Maybe it's all in the interview. Cisco Systems recently hired green guru Paul Marcoux from APC. As is typical for a hire like this, which is as much for public relations as anything, Marcoux set out for a round of interviews, and depending on which story you read, his plans lie somewhere between sensible contributions to the green movement and a very unlikely attempt at world domination. Almost every day NetworkComputing.com's managing editor, Tom LaSusa, pokes around the Web for interesting news stories. Today he noticed a story at ITworld.com about how Paul Marcoux was planning to use Cisco routers and switches as the collection point for data on device power consumption. With this data, according to the article, Cisco will monitor total power and use virtualization to move virtual machines as needed to optimize for power consumption.
It's the sort of story you read and think, "Something has to be wrong." If there were ever a vendor I wouldn't want mucking around with where and how applications are running, it would be Cisco. What I want from Cisco is a great, highly reliable, manageable, standards-based infrastructure that can be managed through policy-based systems that aren't designed by a hardware vendor whose primary goal is probably to sell me more hardware. Sure, Cisco and every other switch and router vendor should be part of the process of provisioning resources in a virtual world -- but running the show? Absolutely not Cisco.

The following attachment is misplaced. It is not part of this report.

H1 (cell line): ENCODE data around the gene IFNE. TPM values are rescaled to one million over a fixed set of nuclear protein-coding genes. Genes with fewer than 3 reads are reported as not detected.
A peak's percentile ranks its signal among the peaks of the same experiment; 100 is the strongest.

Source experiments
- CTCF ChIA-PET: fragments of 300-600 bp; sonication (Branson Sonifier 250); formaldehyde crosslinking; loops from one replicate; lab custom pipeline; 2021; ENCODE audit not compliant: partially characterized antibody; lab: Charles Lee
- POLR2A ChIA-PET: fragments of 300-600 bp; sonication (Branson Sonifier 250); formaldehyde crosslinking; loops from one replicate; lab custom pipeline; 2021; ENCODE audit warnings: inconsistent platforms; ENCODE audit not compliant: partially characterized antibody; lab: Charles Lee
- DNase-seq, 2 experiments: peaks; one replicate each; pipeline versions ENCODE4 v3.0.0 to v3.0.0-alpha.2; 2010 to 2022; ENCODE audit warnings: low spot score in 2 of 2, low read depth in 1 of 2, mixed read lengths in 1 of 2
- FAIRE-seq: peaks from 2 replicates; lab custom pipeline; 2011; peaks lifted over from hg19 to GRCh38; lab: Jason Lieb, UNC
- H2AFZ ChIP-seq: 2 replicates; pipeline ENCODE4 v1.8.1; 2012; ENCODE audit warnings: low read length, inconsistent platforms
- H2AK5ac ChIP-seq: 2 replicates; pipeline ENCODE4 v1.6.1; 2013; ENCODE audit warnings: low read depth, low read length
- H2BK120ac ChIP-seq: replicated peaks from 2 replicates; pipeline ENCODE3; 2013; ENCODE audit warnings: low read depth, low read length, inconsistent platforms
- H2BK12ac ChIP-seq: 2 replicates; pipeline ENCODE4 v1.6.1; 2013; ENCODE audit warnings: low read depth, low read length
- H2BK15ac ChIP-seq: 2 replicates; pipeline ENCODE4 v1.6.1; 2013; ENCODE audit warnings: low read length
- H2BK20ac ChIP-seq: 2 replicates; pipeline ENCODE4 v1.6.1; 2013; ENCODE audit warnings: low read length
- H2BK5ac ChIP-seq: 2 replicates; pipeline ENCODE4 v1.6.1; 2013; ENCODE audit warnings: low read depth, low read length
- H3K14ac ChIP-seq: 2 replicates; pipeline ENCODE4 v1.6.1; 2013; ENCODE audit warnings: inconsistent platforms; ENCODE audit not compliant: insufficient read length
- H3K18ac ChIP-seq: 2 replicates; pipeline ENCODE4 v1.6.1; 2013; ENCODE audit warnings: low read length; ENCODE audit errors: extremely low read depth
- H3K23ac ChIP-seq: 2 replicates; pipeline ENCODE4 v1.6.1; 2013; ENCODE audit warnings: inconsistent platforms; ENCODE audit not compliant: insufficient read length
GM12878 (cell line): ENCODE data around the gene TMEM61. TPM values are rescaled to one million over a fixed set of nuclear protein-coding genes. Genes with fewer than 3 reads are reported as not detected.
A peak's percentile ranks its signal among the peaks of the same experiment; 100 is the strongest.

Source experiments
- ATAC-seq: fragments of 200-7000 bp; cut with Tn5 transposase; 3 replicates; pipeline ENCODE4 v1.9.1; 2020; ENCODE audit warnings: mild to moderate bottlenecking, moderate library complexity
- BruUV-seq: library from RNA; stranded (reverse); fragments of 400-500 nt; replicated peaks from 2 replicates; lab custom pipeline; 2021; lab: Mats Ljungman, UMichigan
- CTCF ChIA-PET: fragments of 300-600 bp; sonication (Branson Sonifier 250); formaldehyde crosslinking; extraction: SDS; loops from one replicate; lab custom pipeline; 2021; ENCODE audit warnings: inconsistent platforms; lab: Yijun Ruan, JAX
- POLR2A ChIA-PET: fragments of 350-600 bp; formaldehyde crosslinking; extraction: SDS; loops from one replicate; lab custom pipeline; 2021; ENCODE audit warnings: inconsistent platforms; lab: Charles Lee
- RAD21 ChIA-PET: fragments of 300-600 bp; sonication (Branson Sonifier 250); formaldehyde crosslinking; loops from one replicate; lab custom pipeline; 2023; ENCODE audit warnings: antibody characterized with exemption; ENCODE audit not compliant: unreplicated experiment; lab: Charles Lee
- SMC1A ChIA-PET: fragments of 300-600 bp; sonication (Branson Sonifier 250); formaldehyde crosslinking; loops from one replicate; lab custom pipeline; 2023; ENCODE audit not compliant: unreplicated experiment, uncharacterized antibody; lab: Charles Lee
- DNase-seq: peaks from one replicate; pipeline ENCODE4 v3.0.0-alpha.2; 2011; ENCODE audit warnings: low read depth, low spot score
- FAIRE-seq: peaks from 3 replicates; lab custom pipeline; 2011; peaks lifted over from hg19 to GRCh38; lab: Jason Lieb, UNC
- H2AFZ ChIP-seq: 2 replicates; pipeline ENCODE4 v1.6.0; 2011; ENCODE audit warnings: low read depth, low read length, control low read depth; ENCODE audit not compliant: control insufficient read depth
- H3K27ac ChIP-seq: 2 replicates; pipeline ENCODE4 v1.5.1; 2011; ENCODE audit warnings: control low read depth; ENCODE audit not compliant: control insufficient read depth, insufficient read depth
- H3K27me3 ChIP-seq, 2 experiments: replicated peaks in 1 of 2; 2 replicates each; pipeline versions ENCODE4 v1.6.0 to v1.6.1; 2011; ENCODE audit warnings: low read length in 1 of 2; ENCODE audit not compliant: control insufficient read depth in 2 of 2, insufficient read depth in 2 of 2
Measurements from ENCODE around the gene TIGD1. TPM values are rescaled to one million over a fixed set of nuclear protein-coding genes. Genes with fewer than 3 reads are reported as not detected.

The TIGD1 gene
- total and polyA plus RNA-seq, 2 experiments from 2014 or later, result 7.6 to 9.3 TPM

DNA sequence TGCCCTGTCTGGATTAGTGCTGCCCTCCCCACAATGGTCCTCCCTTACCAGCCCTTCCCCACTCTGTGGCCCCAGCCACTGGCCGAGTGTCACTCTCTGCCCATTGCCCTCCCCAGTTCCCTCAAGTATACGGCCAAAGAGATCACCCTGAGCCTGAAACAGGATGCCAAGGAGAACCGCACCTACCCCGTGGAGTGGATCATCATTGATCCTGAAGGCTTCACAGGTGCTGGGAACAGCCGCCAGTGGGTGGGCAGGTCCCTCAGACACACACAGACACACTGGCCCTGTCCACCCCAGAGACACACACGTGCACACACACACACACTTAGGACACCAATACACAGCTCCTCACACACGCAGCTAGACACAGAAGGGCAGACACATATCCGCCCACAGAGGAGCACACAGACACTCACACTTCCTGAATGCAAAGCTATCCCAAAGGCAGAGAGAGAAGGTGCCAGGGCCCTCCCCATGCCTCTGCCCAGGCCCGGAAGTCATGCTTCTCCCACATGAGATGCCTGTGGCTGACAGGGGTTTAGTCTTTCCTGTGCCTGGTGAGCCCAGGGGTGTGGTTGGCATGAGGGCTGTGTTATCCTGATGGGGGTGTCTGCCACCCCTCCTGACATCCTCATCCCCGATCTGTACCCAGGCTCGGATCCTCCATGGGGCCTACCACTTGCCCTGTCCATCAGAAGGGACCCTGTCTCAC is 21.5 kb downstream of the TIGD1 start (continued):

Well, as it turns out, Marcoux may ... just may agree. In a story from our sister publication CRN, you get a much more nuanced view. Reading that story, it sounds like Cisco wants to play the role it should be playing -- to provide information on the power consumption and other performance characteristics of its gear. Cisco wants to play a role and help define standards.
So what's the truth? That's a good question. Certainly Cisco's Data Center 3.0 vision would support the ITworld.com view. So does its usual practice of developing proprietary standards, then making them public just when it can only result in an even less even playing field for Cisco. On the other hand, the notion of Cisco providing the software that manages applications when it's never been a good provider of even network management software, let alone systems management software, seems too arrogant even for Cisco.
So now I'm on a quest to learn the truth. When we all get back to business on the 2nd, I'll be on the phone to Cisco to get some time with Marcoux. Stay tuned!Art Wittmann is a former editor for InformationWeek. View Full Bio